“The flavour of the place is pleasant and alert, as you gaze over the rail (of the ferry) you may have a Byronic twinge of nostalgia and decide that one day you might return to settle among those mazy streets and silent dusty squares.” Lawrence Durrell
Being a nervous traveller, normally when travelling by ferry that requires a crucial connection I like to allow a couple of hours or so leeway so that I can be certain of making the transfer.
The journey to Amorgos required a change at Naxos with only forty minutes on the timetable.
I began to get nervous when the first ferry was over fifteen minutes late and when it docked I tried to use thought transference to will people to board quickly and then to get the captain to slip the moorings and leave and it must have worked because everything went smoothly and soon the Seajet was easing away from Mykonos and was soon at full throttle and heading efficiently south towards neighbouring Naxos.
Once disembarked Kim did her ‘Frenchman in a queue impression’ and pushed her way to the front of the line for the connecting ferry to Amorgos. It wasn’t very elegant but at least we were sure to get on board and that was important because if we had missed this connection then we would be stuck in Naxos for the night.
It wasn’t an especially memorable crossing, I always prefer the older traditional ferries but this was a high speed, expensive but efficient and it roared its way across the water to deliver us to the main port of Katapala. This was a shame because we were staying at the opposite end of the island about fifteen miles away and there was no one to meet us as promised.
There wasn’t a scheduled bus for three hours so we found a taverna for a beer and a salad, phoned the hotel owner and he agreed to drive down and collect us. Thirty minutes later he arrived and after another half an hour or so we were sitting on the balcony of our hotel room.
This was a place to chillax, tranquil and slow, perfect for recovering from a nervous breakdown or contemplating the meaning of life and other serious matters; why are British police vehicles called Panda Cars, how did the Trojans fall for that Wooden Horse Trick and just how did Donald Trump and Hillary Clinton become U.S. Presidential candidates? Here, I thought, I might find the answer to something that has always troubled me – how can I be sure that the little light in the fridge has gone off when I shut the door?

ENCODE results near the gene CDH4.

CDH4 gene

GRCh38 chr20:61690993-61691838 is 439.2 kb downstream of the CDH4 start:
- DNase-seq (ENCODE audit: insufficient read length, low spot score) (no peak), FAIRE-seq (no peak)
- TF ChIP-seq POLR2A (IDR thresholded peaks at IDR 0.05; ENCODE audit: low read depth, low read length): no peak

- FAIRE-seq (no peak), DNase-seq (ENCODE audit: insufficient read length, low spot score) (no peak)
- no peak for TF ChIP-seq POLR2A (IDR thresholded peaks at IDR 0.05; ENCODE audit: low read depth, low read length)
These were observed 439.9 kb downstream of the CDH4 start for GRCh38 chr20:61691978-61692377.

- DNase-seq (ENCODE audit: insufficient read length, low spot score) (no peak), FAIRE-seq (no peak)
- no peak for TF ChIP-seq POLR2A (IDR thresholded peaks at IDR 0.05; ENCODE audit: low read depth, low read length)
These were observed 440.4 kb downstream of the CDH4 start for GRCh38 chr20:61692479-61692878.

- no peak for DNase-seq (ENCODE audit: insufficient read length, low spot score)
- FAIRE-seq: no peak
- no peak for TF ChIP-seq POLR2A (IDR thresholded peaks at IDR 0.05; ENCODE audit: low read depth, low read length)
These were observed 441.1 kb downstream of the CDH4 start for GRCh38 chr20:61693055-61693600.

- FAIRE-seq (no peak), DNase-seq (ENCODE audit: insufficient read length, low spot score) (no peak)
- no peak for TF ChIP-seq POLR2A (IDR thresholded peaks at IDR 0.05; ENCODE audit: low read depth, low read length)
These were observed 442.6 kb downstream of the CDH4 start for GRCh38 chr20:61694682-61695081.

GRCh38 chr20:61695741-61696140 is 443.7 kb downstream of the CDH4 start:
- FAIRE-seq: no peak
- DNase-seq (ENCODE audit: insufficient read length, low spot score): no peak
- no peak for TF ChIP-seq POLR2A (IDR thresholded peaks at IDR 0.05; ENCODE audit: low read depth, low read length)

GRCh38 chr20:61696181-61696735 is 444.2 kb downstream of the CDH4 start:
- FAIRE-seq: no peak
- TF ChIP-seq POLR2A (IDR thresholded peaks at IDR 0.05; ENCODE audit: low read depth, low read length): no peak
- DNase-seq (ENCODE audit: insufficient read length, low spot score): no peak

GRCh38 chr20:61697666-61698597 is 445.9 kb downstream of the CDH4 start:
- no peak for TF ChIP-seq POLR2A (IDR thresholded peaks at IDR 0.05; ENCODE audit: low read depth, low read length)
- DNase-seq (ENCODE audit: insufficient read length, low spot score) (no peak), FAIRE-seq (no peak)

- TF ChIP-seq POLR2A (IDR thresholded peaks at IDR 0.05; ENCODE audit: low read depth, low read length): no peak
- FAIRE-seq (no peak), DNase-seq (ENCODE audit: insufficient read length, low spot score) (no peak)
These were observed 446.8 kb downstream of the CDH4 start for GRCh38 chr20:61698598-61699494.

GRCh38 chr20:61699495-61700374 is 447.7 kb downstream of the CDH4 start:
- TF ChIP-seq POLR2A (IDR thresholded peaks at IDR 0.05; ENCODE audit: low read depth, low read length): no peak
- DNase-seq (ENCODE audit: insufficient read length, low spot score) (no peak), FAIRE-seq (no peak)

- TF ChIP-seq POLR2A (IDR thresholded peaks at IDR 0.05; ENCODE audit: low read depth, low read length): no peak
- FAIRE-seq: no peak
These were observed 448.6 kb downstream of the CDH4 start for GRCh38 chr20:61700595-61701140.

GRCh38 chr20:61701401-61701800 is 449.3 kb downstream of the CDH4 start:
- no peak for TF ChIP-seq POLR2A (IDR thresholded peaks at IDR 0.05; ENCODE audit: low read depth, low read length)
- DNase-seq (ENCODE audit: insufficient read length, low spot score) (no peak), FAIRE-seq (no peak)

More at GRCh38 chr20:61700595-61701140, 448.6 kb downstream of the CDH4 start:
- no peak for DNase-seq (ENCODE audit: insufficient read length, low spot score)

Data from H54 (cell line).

Amorgos provided a huge contrast with Mykonos. No sun-beds cluttering up the beach, just towels spread out and held down in the corners by stones, no pesky buzzing scooters, just pedestrians and no tattooed people but instead lots of ageing bearded hippies with pony-tails, wearing white linen and leather sandals, carrying sketch-pads and all that was missing was the joss sticks and the candles, the flowers and the guitars.
The prices too were much more to my liking and more suited to our budget and in the space of about three hours the cost of living had literally halved.
The beach was close to the port but there was no activity of any kind because there were no boats due today. The whole place had settled down to late afternoon lethargy. It is nice to see boats because it means there is still some connection with the rest of the world, or did I get that wrong and it is the other way round?
Not being dedicated beach people we stayed just long enough to dry off and then returned through the village and back to the hotel where we let the rest of the afternoon just slip through our fingers.
After four days it was time for a shave and I mention this not because anyone would be remotely interest in my ablutions but because I have noticed a curious thing about bathroom wash basins in Greek hotels.
In almost every bathroom there is a notice on the wall explaining how precious the water is and encouraging guests not to waste it – so curious then that there is hardly ever a basin plug and if there is then it more than likely will not fit and the water just pours away into the u-bend and beyond. Surely if they are serious about being careful with water then it would be sensible to provide a simple piece of rubber on a chain to make sure that to wash your face you don’t have to keep the tap running continuously!
Later we dined in a restaurant in the harbour where a full moon was decorating the inky sea with silver glitter that shifted constantly and broke and reassembled a kaleidoscope image on the surface of the water that undulated with a gentle ebb and flow and that reassuring sound of tiny waves lapping the shore and percolating through the sandy gravel.
From the hotel balcony there was a good view of the night time harbour that was peaceful and serene with the lights of the buildings reflecting on the surface of the water and providing an idyllic image of the Cyclades.
In this moment I was reminded why I always say that Amorgos is one of my favourite Greek islands.